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Crash In Postville Again? Any Confirmation


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The CADORS server is down at this moment, but I read about it the other day.


It was a Universal 350B lifting off with an external load, and some control issues as you mentioned, hard landing, pilot ok.

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Sharky you are right, it was a Universal AS350, luckily the pilot walked away uninjured.

Here is the report:



Record #4

Cadors Number: 2007A1380 Reporting Region: Atlantic


Occurrence Information

Occurrence Type: Accident Occurrence Date: 2007/11/22

Occurrence Time: 1331 Z Day Or Night: day-time

Fatalities: 0 Injuries: 0


Canadian Aerodrome ID: Aerodrome Name:

Occurrence Location: 80 Nautical Miles Northwest of Goose Bay (54:36 N, 061:01 W) Province: Newfoundland and Labrador

Country: CANADA World Area: North America


Reported By: NAV CANADA AOR Number: 87787-V1

TSB Class Of Investigation: TSB Occurrence No.: A07A0137

Event Information

Loss of control - inflight

Collision with terrain

Aircraft Information

Flight #:

Aircraft Category: Helicopter Country of Registration: CANADA


Year Built: 1985 Amateur Built: No

Engine Make: AVCO LYCOMING Engine Model: LTS-101-700D-2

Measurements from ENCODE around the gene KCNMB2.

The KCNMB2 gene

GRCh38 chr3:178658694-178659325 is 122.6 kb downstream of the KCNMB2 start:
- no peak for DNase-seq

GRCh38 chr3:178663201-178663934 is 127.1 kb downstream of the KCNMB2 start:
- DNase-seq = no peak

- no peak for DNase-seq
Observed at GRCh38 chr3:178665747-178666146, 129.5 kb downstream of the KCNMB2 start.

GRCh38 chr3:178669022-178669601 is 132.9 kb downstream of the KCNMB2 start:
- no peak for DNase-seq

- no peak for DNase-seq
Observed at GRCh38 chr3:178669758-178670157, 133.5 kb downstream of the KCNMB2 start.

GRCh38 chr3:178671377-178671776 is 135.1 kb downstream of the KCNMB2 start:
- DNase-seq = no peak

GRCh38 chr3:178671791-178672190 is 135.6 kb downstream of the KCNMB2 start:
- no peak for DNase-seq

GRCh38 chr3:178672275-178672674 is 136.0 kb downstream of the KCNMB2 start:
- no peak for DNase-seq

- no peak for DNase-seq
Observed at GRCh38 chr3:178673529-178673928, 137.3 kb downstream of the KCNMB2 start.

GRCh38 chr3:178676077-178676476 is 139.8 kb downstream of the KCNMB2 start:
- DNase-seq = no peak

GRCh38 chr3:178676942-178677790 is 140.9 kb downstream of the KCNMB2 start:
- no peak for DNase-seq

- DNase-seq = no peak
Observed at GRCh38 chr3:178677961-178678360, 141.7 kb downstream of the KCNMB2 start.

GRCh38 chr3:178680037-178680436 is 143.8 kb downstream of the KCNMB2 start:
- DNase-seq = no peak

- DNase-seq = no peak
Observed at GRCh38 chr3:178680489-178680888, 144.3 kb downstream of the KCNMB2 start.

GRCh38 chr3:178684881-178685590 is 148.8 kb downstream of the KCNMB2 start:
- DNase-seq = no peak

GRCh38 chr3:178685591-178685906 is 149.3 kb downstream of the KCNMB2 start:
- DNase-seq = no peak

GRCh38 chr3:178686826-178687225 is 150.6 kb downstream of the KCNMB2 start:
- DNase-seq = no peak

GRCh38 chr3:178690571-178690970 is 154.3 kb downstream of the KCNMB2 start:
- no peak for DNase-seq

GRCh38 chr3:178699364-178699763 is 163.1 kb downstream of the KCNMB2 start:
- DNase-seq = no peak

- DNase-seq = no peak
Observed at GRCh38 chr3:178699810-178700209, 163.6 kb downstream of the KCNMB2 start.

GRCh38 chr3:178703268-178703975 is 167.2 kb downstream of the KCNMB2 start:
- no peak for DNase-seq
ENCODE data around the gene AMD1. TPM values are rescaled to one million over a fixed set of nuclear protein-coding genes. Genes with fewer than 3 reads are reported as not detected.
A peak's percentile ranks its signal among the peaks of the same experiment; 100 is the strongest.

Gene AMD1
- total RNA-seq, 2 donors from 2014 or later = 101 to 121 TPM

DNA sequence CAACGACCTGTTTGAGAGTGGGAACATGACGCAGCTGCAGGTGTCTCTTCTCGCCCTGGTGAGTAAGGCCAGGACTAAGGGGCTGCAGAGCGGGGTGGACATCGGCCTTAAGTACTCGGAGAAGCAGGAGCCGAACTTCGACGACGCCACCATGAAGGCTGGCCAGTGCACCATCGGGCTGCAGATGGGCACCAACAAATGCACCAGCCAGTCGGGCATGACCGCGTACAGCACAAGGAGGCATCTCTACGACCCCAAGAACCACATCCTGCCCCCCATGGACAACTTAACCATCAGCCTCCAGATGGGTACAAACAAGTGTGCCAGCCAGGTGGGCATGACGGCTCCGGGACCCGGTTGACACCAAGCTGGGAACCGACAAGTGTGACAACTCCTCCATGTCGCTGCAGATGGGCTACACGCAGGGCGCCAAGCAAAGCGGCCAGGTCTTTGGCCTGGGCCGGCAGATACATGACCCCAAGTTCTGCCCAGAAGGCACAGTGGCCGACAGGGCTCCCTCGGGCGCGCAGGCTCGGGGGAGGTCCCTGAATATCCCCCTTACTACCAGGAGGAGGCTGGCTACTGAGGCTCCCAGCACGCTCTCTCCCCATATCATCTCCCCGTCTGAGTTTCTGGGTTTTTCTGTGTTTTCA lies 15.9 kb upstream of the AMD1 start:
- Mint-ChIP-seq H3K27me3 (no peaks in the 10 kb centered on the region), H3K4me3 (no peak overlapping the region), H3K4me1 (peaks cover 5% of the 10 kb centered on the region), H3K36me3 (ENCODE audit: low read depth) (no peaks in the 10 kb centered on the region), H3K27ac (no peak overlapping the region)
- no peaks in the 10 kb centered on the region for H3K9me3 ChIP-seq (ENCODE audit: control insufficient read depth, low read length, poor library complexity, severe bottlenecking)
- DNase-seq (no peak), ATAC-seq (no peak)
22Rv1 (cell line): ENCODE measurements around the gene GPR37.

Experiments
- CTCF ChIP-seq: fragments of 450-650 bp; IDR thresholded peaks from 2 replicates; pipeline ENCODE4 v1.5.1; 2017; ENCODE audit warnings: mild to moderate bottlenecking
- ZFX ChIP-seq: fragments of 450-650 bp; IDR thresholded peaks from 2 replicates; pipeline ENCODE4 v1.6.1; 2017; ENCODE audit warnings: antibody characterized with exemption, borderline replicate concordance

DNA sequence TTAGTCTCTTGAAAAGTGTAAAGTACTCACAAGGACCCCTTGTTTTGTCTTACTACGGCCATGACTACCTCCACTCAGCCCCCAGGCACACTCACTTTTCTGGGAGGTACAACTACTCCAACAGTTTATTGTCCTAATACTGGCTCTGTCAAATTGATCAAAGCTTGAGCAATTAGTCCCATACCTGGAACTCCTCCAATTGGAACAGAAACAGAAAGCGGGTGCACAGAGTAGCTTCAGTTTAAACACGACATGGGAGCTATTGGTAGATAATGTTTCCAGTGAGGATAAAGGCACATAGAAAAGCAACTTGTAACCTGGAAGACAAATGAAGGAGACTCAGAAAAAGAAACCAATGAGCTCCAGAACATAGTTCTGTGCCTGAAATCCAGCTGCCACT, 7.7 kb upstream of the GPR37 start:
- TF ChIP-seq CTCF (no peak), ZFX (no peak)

Engine Type: Turbo shaft Gear Type: Land

Phase of Flight: Cruise Damage: Substantial


Operator Type: Commercial


Detail Information

User Name: MacQuarrie, Jack

Date: 2007/11/23

Further Action Required: Yes

O.P.I.: Commercial & Business Aviation

Narrative: A Canadian registered AS 350B helicopter crashed at the Silver Spruce Camp 80 nautical miles northwest of Goose Bay. There were no injuries. There was substantial damage to the aircraft. TSB Evaluating.


User Name: MacQuarrie, Jack

Date: 2007/11/23

Further Action Required: No

O.P.I.: Commercial & Business Aviation

Narrative: UPDATE TSB: A Eurocopter AS 350, had departed the airstrip at Silver Spruce camp for Goose Bay, both in Labrador, with one pilot and four fuel drums on a longline. At approximately 200 yards from the strip and at 150 feet above ground, the aircraft began an un-commanded left roll. The pilot attempted to counter the roll with full right cyclic input at which point the aircraft slowly rolled to the right. The pilot was able to turn the aircraft back toward the field in a slow right turn; however, at about 100 yards away, the nose of the aircraft dropped and the aircraft entered a right spiral at which point the pilot attempted to arrest the nose-down attitude. The aircraft struck the ground and came to rest on its left side. The aircraft attitude at impact is unknown at this time. The pilot shut down the still-running engine, turned off the battery master, and exited the aircraft with a minor superficial injury on one hand.

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